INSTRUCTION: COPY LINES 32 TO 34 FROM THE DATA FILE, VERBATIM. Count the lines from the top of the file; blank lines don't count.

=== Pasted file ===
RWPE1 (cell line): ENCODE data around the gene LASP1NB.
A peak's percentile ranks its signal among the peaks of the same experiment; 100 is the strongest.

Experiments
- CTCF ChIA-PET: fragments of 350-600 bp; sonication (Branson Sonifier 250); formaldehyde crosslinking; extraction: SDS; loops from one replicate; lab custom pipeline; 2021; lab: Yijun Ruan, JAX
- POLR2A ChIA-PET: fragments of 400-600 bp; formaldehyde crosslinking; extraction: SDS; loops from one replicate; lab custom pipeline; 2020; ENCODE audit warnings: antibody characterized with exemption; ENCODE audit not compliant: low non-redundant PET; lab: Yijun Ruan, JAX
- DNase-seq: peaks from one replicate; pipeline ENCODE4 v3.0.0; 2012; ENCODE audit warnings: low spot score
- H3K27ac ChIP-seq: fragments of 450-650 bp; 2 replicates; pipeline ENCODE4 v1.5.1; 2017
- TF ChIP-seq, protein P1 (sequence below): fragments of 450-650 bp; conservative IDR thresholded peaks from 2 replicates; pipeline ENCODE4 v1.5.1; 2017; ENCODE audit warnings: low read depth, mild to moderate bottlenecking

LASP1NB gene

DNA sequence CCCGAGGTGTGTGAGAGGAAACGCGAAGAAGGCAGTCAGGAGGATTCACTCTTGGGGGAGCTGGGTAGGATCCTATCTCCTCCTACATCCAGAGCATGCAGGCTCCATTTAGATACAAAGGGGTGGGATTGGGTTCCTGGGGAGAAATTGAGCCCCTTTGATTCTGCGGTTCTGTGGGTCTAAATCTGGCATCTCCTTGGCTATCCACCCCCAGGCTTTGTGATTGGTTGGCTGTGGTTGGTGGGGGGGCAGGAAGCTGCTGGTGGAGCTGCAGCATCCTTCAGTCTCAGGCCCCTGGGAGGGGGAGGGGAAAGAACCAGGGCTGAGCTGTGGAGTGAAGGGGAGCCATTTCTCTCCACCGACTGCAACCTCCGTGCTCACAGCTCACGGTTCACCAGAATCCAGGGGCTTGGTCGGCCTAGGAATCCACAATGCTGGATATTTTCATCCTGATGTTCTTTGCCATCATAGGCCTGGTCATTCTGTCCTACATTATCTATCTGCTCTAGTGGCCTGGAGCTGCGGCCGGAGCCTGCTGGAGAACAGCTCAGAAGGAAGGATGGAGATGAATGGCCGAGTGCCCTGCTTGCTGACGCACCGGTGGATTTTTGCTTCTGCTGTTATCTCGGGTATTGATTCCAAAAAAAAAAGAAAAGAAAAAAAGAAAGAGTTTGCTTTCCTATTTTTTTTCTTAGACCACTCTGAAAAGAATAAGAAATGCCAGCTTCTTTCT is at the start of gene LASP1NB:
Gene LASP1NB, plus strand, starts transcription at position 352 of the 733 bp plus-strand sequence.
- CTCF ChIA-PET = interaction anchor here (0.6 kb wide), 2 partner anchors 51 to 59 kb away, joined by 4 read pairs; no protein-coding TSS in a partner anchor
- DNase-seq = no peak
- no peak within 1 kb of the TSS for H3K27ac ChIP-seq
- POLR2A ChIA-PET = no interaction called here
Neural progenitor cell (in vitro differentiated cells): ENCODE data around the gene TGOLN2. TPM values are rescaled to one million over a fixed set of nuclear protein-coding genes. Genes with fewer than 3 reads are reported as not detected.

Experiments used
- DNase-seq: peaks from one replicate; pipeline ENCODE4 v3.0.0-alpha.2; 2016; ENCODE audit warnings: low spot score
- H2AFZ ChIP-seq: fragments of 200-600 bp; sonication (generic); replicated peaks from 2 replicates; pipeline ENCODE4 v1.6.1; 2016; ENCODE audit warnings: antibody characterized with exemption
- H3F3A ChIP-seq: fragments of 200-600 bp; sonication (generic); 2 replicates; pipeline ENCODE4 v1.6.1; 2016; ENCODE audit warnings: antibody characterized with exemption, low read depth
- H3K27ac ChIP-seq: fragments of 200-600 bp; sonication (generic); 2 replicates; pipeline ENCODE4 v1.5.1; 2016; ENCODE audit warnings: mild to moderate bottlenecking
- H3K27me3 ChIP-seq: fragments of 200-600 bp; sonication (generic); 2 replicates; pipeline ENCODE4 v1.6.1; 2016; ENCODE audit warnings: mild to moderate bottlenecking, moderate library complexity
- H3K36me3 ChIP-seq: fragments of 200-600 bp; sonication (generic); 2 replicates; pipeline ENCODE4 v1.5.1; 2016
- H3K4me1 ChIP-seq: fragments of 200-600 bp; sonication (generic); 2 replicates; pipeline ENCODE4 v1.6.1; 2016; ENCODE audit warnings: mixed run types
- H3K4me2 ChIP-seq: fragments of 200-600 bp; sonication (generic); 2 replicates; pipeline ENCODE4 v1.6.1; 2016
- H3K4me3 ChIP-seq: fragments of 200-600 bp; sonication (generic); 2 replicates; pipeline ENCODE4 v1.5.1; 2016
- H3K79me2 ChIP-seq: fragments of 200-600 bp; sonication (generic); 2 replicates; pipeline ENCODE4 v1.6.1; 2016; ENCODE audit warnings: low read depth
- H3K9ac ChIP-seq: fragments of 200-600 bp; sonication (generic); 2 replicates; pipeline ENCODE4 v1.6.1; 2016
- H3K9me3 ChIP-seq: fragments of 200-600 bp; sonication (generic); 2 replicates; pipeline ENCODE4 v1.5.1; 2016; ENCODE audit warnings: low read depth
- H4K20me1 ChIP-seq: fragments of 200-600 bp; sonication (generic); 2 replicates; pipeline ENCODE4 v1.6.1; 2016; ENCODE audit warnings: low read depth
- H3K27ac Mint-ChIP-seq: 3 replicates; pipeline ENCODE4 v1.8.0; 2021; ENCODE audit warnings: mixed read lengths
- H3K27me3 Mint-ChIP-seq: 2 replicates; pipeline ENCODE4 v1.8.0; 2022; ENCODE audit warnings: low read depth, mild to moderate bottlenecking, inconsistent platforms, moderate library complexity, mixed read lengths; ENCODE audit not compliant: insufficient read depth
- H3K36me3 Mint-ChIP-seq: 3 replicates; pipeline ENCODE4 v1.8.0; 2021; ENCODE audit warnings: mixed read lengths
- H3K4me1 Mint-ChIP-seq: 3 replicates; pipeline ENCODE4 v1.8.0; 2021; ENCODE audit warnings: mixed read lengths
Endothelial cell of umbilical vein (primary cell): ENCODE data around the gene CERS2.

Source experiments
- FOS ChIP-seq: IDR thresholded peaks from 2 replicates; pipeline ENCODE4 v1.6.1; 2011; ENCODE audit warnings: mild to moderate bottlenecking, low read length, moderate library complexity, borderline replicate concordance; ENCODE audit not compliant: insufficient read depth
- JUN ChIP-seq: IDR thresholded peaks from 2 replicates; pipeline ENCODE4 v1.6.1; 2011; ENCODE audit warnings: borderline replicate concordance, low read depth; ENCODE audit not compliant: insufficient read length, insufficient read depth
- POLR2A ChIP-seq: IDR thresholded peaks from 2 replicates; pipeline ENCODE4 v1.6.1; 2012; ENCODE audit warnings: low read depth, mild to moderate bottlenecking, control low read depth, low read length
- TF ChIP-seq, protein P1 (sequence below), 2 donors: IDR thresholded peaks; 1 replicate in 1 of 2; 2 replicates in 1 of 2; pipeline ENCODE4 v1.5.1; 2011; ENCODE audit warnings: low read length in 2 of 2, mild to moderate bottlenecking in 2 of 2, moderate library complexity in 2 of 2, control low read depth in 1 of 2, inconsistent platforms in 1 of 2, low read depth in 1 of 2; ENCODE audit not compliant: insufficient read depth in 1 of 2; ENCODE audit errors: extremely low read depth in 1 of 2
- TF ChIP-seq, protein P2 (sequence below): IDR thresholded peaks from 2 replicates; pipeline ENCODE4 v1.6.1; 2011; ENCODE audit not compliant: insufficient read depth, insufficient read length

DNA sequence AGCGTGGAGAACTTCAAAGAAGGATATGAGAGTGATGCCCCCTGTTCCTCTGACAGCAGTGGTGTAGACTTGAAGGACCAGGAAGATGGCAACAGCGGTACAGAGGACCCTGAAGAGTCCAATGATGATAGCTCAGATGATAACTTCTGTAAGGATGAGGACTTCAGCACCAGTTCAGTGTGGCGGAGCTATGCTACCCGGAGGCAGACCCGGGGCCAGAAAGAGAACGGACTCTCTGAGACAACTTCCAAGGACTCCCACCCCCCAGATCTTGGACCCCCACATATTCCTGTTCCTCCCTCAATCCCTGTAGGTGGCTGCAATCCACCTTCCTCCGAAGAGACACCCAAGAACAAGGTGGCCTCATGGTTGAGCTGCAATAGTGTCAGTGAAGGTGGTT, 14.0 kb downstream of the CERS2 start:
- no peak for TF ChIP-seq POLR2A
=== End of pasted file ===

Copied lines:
- H3K27me3 Mint-ChIP-seq: 2 replicates; pipeline ENCODE4 v1.8.0; 2022; ENCODE audit warnings: low read depth, mild to moderate bottlenecking, inconsistent platforms, moderate library complexity, mixed read lengths; ENCODE audit not compliant: insufficient read depth
- H3K36me3 Mint-ChIP-seq: 3 replicates; pipeline ENCODE4 v1.8.0; 2021; ENCODE audit warnings: mixed read lengths
- H3K4me1 Mint-ChIP-seq: 3 replicates; pipeline ENCODE4 v1.8.0; 2021; ENCODE audit warnings: mixed read lengths